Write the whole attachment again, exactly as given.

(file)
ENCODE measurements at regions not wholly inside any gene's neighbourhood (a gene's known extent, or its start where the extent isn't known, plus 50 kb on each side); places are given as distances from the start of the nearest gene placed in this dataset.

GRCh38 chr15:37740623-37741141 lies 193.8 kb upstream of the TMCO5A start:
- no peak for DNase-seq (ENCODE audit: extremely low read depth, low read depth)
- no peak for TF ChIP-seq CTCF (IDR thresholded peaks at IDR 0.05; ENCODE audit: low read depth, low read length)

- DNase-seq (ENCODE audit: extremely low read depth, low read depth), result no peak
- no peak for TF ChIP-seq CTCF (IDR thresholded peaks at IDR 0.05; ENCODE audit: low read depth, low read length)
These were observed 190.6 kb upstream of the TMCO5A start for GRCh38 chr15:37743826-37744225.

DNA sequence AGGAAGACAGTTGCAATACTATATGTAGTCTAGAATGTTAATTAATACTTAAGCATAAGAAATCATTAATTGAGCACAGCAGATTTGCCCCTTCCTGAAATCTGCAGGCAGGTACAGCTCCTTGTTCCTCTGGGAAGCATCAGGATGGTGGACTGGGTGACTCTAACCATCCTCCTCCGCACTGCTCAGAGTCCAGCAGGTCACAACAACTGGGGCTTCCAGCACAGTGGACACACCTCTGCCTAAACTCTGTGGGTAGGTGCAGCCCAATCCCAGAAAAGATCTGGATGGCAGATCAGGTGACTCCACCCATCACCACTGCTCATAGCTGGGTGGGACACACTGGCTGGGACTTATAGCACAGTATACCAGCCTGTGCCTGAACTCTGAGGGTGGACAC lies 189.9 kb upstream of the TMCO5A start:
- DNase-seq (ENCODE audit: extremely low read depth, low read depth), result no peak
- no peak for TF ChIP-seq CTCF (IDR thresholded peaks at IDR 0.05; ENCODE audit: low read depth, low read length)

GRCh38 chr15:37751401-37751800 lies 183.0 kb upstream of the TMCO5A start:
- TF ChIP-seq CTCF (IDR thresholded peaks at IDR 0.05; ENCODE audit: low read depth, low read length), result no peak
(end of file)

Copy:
ENCODE measurements at regions not wholly inside any gene's neighbourhood (a gene's known extent, or its start where the extent isn't known, plus 50 kb on each side); places are given as distances from the start of the nearest gene placed in this dataset.

GRCh38 chr15:37740623-37741141 lies 193.8 kb upstream of the TMCO5A start:
- no peak for DNase-seq (ENCODE audit: extremely low read depth, low read depth)
- no peak for TF ChIP-seq CTCF (IDR thresholded peaks at IDR 0.05; ENCODE audit: low read depth, low read length)

- DNase-seq (ENCODE audit: extremely low read depth, low read depth), result no peak
- no peak for TF ChIP-seq CTCF (IDR thresholded peaks at IDR 0.05; ENCODE audit: low read depth, low read length)
These were observed 190.6 kb upstream of the TMCO5A start for GRCh38 chr15:37743826-37744225.

DNA sequence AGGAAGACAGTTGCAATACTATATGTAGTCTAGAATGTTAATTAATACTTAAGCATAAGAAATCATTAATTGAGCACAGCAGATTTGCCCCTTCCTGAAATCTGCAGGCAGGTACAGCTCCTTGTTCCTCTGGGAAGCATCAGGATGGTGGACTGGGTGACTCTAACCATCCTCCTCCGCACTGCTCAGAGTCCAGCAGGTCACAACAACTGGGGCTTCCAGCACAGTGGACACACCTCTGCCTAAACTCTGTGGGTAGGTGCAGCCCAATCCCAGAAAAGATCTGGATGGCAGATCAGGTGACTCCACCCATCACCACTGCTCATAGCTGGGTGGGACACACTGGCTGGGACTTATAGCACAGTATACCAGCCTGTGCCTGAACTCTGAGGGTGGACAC lies 189.9 kb upstream of the TMCO5A start:
- DNase-seq (ENCODE audit: extremely low read depth, low read depth), result no peak
- no peak for TF ChIP-seq CTCF (IDR thresholded peaks at IDR 0.05; ENCODE audit: low read depth, low read length)

GRCh38 chr15:37751401-37751800 lies 183.0 kb upstream of the TMCO5A start:
- TF ChIP-seq CTCF (IDR thresholded peaks at IDR 0.05; ENCODE audit: low read depth, low read length), result no peak